Schema class in Ninja defines how to group typed fields together into serializable objects. The
ModelSchema class allows for the definition of a
Schema based on an existing Django ORM object, minimizing the amount of code necessary to serialize your database objects.
Serialization Through Schema and ModelSchema Classes
00:21 This process is called serialization. Ninja is built on top of a serialization library called Pydantic. Pydantic uses the type annotation features of Python to describe objects, which it calls models.
This can be a bit confusing in the Django world, as Django already has something called a model. To get around this, Ninja renames Pydantic models as schemas. A
Schema is a Python class used to describe some fields with type information.
To play with some data, I’ll need some data. So another lesson, another Django app. This time, I’ll be playing with dragon fire. The data in question will be a
Person. The model for it is on the screen here.
It can also be found in the sample code if you want to just grab it. If you’re coding along with me, you’ll need to create a
targaryen Django app, add the
Person class in the
models file, and of course, register all this stuff … so, add it to installed apps in your settings, register an API route, and of course, because you’re adding a model, you’ll need to do migrations as well.
Inside of my
targaryen app, I’ve created
schemas.py. Ninja doesn’t care where you create this, and if you’re only doing a little bit, sticking your schemas in
models.py actually makes a little more sense. But for larger projects, you may want to organize your schemas together, like I’ve done here.
Most of the time, this will be describing the same kind of object, but usually will contain different fields. Stuff going out has an ID field, whereas stuff you’re creating, something new, typically doesn’t have an ID field. One way of handling this is to use two different serialization classes, one for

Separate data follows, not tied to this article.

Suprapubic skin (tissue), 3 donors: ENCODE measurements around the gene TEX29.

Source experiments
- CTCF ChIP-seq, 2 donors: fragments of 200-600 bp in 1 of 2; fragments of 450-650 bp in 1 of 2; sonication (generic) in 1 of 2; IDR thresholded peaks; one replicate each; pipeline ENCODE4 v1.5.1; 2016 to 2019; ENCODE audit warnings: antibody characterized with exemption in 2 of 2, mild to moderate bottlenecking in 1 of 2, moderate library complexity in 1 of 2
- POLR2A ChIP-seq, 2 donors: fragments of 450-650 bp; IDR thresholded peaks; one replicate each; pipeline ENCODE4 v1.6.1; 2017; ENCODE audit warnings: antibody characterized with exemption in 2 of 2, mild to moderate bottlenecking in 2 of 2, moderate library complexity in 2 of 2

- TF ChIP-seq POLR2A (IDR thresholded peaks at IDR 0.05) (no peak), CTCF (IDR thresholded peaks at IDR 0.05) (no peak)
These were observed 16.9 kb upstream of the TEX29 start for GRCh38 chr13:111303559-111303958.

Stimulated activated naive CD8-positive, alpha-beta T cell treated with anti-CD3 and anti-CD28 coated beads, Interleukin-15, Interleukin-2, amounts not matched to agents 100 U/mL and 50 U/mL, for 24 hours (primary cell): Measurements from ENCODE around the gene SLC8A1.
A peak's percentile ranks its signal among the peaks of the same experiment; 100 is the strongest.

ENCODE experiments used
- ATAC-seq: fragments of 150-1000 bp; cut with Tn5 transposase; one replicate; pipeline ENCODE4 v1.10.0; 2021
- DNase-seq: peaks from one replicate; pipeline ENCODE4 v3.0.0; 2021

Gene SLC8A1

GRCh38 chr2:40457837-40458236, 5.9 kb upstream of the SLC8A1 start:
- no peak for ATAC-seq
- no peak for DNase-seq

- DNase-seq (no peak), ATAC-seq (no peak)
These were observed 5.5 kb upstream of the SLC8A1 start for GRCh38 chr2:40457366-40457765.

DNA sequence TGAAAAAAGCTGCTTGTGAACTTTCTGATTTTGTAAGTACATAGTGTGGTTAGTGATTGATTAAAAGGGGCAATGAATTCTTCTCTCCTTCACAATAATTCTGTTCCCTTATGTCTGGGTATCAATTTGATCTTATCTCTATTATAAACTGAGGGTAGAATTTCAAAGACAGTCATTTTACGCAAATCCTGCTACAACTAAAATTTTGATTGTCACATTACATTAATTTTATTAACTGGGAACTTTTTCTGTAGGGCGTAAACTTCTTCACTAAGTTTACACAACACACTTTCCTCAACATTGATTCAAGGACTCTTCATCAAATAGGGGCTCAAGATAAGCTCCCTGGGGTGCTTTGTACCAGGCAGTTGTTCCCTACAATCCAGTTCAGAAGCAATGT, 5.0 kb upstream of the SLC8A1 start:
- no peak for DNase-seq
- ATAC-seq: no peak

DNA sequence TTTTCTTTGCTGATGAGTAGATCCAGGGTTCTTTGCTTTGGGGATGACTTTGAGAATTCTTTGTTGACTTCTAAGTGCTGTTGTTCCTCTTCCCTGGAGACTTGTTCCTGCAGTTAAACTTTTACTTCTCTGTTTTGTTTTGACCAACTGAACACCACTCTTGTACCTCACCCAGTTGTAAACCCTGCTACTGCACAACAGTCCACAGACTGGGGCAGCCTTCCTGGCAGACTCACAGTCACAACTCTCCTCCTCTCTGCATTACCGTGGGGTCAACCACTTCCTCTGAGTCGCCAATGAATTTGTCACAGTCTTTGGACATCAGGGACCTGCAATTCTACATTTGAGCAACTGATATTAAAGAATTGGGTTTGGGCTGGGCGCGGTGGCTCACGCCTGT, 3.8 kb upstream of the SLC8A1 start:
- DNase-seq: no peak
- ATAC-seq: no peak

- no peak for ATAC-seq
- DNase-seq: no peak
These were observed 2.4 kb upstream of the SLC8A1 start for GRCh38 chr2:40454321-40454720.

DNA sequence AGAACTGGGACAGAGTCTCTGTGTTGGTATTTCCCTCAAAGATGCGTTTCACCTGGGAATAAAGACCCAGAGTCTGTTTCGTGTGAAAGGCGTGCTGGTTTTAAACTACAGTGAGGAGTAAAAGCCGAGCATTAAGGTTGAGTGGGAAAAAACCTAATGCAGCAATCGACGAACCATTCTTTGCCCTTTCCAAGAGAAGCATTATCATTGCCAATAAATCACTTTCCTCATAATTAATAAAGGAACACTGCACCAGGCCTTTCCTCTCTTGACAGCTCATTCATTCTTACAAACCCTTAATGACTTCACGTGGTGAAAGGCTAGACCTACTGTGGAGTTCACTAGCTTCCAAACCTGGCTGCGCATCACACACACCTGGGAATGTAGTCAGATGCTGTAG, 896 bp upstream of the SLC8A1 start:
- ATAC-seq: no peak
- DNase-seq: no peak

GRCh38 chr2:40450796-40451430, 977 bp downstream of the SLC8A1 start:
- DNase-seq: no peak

In and one for
As this is going to return a list of
DragonOut objects, the response type is set to
list[DragonOut]. Inside of the view, I can create an instance of a
DragonOut data object, or like I’ve done here, three of them.
03:54 Since Ninja is a library for Django, the most likely thing you’re going to need to serialize is Django ORM models. As an ORM model already has type information inside of it, Ninja can do most of the work for you.
ModelSchema class works a lot like a form object in Django. You inherit from the base class. Then in a subclass, you indicate what ORM model to serialize. In this case, I’m serializing the
targaryen Person model.
model_fields attribute indicates which of the fields from
Person I’m going to include in the output. In addition to using fields from
Person, you can also add new ones simply by declaring them.
I’ve declared the
full_name attribute and then created a magical little method called
.resolve_full_name(). Ninja automatically looks for static methods that start with
resolve and will use them to populate a field. A
resolve method takes an object as an argument, the thing being serialized, and then it returns the value of the field in question. Here, I’ve created
full_name by combining the name and title of the
Person object into a single string.
Now inside of the API endpoint, I declare that I’m returning a
PersonOut as a response, then return a
Person object. Ninja takes the
Person ORM object, uses the
PersonOut ModelSchema and serializes it all into JSON. Note that what I’ve done here isn’t the best coding practice.
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